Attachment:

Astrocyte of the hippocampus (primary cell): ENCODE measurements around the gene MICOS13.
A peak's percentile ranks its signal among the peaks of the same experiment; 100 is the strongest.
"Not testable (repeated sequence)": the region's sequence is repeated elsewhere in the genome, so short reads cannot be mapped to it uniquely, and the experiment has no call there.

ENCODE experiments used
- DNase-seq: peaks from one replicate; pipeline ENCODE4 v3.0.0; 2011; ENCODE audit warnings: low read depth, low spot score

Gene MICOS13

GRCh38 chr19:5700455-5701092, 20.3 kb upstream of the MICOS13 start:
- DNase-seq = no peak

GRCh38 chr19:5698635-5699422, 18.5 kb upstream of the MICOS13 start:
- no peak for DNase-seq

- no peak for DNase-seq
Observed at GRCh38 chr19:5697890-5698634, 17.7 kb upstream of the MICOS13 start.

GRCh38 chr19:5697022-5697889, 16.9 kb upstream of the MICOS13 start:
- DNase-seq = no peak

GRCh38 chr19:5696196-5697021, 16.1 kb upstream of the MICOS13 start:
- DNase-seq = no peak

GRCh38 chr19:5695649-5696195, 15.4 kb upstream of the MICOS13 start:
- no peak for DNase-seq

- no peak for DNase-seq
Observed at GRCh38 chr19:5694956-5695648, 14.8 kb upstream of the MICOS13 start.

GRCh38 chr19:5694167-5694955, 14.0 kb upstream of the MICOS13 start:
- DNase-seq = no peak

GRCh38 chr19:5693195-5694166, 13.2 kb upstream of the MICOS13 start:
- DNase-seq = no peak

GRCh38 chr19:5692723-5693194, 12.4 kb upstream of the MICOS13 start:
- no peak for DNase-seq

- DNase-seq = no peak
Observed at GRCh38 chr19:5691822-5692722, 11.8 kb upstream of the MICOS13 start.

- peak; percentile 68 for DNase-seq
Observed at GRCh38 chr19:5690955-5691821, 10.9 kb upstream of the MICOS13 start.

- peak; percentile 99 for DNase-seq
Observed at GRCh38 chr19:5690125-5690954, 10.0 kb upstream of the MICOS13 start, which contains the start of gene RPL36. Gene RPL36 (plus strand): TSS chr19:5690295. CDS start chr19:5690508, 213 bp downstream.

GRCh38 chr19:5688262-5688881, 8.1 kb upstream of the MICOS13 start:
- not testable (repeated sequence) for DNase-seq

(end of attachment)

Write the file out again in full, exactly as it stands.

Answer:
Astrocyte of the hippocampus (primary cell): ENCODE measurements around the gene MICOS13.
A peak's percentile ranks its signal among the peaks of the same experiment; 100 is the strongest.
"Not testable (repeated sequence)": the region's sequence is repeated elsewhere in the genome, so short reads cannot be mapped to it uniquely, and the experiment has no call there.

ENCODE experiments used
- DNase-seq: peaks from one replicate; pipeline ENCODE4 v3.0.0; 2011; ENCODE audit warnings: low read depth, low spot score

Gene MICOS13

GRCh38 chr19:5700455-5701092, 20.3 kb upstream of the MICOS13 start:
- DNase-seq = no peak

GRCh38 chr19:5698635-5699422, 18.5 kb upstream of the MICOS13 start:
- no peak for DNase-seq

- no peak for DNase-seq
Observed at GRCh38 chr19:5697890-5698634, 17.7 kb upstream of the MICOS13 start.

GRCh38 chr19:5697022-5697889, 16.9 kb upstream of the MICOS13 start:
- DNase-seq = no peak

GRCh38 chr19:5696196-5697021, 16.1 kb upstream of the MICOS13 start:
- DNase-seq = no peak

GRCh38 chr19:5695649-5696195, 15.4 kb upstream of the MICOS13 start:
- no peak for DNase-seq

- no peak for DNase-seq
Observed at GRCh38 chr19:5694956-5695648, 14.8 kb upstream of the MICOS13 start.

GRCh38 chr19:5694167-5694955, 14.0 kb upstream of the MICOS13 start:
- DNase-seq = no peak

GRCh38 chr19:5693195-5694166, 13.2 kb upstream of the MICOS13 start:
- DNase-seq = no peak

GRCh38 chr19:5692723-5693194, 12.4 kb upstream of the MICOS13 start:
- no peak for DNase-seq

- DNase-seq = no peak
Observed at GRCh38 chr19:5691822-5692722, 11.8 kb upstream of the MICOS13 start.

- peak; percentile 68 for DNase-seq
Observed at GRCh38 chr19:5690955-5691821, 10.9 kb upstream of the MICOS13 start.

- peak; percentile 99 for DNase-seq
Observed at GRCh38 chr19:5690125-5690954, 10.0 kb upstream of the MICOS13 start, which contains the start of gene RPL36. Gene RPL36 (plus strand): TSS chr19:5690295. CDS start chr19:5690508, 213 bp downstream.

GRCh38 chr19:5688262-5688881, 8.1 kb upstream of the MICOS13 start:
- not testable (repeated sequence) for DNase-seq